Options for importing your EOL OS virtual machines to GCE

Here are the options available in no particular order. Each has their pros and cons.

Option 1: Reinstall the legacy application using a deprecated public GCE image

As mentioned earlier, I’ve seen customers who have tried to use native Google Cloud images being unable to find any initially. It turns out Google has kept the images available, just not easily visible.  Reading some of the support documentation for EOL images, I found the images are available but marked depreciated. Here’s some sample documentation for Centos 6.

From the Google Cloud GCE Console under Images, a toggle switch shows depreciated images.  Turn this on and voilà, a list of all past GCE images appears:

application migration

Filter for what you’re looking for, in my case, Centos 6 images, select the image you would like to use, and you can create a GCE instance from that image.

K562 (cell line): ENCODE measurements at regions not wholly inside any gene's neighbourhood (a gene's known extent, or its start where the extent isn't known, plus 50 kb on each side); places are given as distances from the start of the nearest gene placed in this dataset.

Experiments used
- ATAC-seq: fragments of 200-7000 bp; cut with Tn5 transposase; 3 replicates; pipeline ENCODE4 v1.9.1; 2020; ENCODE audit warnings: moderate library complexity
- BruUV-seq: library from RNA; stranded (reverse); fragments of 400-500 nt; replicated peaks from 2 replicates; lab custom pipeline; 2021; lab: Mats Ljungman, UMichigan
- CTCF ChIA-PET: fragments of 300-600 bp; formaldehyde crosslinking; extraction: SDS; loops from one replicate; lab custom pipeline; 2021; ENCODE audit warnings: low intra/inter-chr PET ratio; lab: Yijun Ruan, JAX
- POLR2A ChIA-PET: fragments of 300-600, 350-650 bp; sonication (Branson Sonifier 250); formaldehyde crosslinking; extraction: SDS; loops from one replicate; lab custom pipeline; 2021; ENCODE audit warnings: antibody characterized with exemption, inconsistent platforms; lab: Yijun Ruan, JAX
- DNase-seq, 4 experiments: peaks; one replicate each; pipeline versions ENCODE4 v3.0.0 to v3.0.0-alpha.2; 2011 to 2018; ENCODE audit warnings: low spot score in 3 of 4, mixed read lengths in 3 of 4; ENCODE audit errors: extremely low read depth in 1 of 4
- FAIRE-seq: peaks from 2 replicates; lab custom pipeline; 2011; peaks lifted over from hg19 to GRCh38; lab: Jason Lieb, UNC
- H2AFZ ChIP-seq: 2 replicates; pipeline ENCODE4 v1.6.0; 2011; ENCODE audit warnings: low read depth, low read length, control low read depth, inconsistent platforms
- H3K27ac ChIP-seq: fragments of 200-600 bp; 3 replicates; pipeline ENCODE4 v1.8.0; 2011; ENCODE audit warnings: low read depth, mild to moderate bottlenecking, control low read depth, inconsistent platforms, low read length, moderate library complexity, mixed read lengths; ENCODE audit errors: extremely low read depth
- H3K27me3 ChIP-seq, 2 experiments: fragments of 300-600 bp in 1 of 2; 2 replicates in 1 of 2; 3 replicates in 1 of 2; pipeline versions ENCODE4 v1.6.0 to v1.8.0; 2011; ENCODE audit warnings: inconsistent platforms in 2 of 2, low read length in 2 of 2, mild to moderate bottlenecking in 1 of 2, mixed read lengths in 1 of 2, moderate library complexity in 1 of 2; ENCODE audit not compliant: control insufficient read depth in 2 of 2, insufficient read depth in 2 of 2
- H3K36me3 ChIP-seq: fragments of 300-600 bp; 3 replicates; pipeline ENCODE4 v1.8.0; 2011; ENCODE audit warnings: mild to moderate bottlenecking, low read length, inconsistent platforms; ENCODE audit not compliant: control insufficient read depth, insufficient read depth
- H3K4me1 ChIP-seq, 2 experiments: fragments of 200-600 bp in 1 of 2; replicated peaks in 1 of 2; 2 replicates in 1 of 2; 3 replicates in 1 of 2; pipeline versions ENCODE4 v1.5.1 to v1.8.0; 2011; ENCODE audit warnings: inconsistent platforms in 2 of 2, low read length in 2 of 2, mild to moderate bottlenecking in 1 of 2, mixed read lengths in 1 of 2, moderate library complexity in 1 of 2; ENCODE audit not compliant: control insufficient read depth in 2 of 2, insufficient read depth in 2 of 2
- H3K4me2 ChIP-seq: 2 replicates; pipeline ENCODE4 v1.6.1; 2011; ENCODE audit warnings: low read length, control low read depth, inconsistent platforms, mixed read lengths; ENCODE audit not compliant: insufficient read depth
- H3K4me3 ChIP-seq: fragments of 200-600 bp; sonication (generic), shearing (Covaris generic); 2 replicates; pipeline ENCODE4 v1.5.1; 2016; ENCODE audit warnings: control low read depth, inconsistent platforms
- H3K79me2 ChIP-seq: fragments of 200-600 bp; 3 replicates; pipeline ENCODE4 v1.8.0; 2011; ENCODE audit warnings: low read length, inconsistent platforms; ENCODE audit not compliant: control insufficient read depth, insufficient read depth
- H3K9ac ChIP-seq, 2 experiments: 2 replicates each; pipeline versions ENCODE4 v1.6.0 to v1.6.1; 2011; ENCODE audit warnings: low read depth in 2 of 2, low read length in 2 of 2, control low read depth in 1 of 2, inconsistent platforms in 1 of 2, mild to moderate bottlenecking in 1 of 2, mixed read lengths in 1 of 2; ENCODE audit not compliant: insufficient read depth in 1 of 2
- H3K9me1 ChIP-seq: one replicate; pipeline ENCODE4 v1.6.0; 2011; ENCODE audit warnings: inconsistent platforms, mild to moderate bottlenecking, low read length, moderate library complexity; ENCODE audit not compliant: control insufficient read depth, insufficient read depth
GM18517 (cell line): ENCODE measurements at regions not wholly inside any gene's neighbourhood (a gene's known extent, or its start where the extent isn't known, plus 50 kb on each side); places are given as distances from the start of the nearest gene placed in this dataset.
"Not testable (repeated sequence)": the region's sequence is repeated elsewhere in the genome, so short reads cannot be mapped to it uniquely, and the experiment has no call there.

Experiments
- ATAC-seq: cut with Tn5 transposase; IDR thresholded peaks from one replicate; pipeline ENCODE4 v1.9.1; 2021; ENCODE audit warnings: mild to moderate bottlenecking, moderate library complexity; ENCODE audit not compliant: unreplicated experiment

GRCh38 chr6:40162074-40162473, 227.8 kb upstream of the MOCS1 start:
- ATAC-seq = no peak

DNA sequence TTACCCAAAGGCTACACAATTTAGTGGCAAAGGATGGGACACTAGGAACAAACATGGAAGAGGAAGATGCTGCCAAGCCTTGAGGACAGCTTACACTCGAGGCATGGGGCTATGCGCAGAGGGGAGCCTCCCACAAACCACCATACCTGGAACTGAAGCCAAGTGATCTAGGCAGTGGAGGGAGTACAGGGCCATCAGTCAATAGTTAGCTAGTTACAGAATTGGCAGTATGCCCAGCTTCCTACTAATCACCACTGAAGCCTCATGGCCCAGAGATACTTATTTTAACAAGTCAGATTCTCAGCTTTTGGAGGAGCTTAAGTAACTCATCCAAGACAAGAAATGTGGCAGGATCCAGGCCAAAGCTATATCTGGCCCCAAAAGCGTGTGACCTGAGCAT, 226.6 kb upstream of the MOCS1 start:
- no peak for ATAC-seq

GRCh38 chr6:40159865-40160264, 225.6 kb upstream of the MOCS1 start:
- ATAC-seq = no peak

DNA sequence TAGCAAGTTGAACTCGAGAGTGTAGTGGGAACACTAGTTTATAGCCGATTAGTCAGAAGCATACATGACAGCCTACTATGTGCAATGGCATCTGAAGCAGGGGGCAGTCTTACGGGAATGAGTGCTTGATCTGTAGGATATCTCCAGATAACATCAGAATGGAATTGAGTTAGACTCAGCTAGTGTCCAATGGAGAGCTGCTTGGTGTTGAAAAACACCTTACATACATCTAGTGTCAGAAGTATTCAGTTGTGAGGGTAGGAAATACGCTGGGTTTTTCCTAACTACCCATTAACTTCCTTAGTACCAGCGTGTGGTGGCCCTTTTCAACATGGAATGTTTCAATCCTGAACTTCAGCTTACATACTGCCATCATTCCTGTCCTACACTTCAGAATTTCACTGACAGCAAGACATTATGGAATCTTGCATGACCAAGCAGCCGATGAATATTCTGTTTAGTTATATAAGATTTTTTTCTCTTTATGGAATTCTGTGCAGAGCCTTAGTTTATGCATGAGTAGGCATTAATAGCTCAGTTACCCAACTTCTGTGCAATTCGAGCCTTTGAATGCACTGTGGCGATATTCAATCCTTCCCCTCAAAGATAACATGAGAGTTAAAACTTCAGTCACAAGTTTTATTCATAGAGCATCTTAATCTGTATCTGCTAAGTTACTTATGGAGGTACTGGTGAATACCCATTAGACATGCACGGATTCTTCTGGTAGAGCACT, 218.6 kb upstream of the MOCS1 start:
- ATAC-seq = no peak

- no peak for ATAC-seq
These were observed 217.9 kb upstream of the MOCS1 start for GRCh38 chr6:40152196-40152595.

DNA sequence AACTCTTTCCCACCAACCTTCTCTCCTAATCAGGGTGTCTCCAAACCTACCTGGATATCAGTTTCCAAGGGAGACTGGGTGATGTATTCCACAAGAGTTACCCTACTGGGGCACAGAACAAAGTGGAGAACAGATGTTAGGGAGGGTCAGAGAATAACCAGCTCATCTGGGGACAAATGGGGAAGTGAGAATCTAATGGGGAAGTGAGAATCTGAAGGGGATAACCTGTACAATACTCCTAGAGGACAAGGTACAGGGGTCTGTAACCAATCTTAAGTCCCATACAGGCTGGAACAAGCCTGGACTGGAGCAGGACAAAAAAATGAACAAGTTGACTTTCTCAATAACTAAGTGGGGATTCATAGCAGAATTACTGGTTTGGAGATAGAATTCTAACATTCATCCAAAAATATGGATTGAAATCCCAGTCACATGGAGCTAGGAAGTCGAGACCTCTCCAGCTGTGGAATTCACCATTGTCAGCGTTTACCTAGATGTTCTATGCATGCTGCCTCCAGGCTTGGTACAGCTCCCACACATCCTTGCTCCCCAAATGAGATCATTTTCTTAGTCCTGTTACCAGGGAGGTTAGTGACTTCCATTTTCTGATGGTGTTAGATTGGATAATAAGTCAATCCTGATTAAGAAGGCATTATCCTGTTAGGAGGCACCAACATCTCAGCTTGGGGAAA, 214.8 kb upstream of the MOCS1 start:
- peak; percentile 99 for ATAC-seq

From the command line, you can achieve the same with:

gcloud compute images list --show-deprecated

The advantage with this option is that you have an original Google image with Google tools such as the os-agent and any OS-level changes needed for the OS to run on Compute Engine already made.  If your application is easy to re-install and you have a small number of instances to move over, this may be attractive.

Option 2: Manually convert your existing VM image to a GCE-friendly format and manually import

Google has support documentation for manually importing images and then making adjustments for the imported images so that it works well within GCE.  This process may be helpful if you have bespoke VM appliances or just a small number of servers with single volumes to migrate to GCE. This process is manual, so it does introduce potential for error.

The basic steps for this process are as follows, continuing the Centos 6 example: